The PayoffConnaughton, Jeff. The payoff : why Wall Street always wins. Easton Studio Press, 2012. Also in audiobook format.

This insiders account of how Wall Street manipulates Washington explains why no financial firms or individuals have been prosecuted for causing the 2008 financial crisis, why our too-big-to-fail banks have grown even larger, and why our leaders in government fail to support financial reform.

In the beginning of The Payoff, Connaughton is in Washington in 2009 to seek justice against fraud and misconduct by Wall Street executives and directors.  But the Justice Department is unwilling to prosecute and the SEC is administering painless monetary fines.  As a “Professional Democrat,” one of thousands in the revolving door between the public sector and the private sector, Connaughton uses his own story to illustrate how government is staffed by a financial elite whose personal agenda differ from the national interest.   Ambitious staffers serve in government, then they earn millions on Wall Street while positioning themselves for better political posts in Washington.  Public servants in name only, they resist change for personal gain.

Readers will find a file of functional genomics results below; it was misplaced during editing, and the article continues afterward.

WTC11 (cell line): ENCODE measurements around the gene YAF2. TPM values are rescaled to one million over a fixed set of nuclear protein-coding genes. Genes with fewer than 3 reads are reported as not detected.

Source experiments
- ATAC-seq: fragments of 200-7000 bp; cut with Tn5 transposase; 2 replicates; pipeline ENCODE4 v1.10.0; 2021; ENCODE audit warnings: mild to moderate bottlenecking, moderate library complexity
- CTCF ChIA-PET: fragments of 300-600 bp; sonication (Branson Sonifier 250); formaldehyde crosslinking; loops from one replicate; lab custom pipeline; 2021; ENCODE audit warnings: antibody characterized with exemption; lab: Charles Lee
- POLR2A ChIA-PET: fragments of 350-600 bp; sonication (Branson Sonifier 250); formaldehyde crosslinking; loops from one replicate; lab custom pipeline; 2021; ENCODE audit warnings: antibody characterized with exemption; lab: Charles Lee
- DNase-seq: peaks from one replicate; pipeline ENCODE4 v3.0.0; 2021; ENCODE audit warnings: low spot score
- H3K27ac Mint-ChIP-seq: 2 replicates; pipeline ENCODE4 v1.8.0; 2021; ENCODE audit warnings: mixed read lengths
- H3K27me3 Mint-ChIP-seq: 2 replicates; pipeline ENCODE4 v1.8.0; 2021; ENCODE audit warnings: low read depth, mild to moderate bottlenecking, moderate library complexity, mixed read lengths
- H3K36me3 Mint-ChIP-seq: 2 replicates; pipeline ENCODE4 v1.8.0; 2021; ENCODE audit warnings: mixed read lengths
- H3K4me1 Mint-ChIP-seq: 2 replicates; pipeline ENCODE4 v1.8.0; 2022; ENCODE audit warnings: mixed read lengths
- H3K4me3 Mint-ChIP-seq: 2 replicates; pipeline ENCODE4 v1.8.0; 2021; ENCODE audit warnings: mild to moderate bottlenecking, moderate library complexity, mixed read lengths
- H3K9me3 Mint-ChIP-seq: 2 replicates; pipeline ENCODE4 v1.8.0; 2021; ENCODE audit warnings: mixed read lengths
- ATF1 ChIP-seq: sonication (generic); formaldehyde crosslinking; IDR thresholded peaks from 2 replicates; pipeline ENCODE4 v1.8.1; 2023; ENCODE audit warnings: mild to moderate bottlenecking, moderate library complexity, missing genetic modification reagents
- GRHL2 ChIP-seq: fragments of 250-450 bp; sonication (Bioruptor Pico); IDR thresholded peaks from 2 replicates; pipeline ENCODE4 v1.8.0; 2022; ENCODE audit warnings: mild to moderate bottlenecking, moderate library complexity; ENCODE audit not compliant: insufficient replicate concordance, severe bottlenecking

The Payoff describes the same political environment as Neil Barofsky’s Bailout, which was reviewed in this blog almost a year ago.  Both books are personal stories about the difficulty in dealing with the aftermath of the 2008 financial crisis.  Both present candid portrayals of the Washington elite.  Connaughton’s rendering of Joe Biden is particularly honest and unflattering.  Both books detail how change does or does not happen in Washington.  Both books are engaging reads yet neither offers hope for the future.  At the end of The Payoff, Connaughton calls on voters to reclaim their government from the ruling elite, but does not say how.  Both are recommended.

© Reviewer: Meg Trauner & Ford Library – Fuqua School of Business.
All rights reserved.

New Movies for September: Part 2

Thursday, September 19th, 2013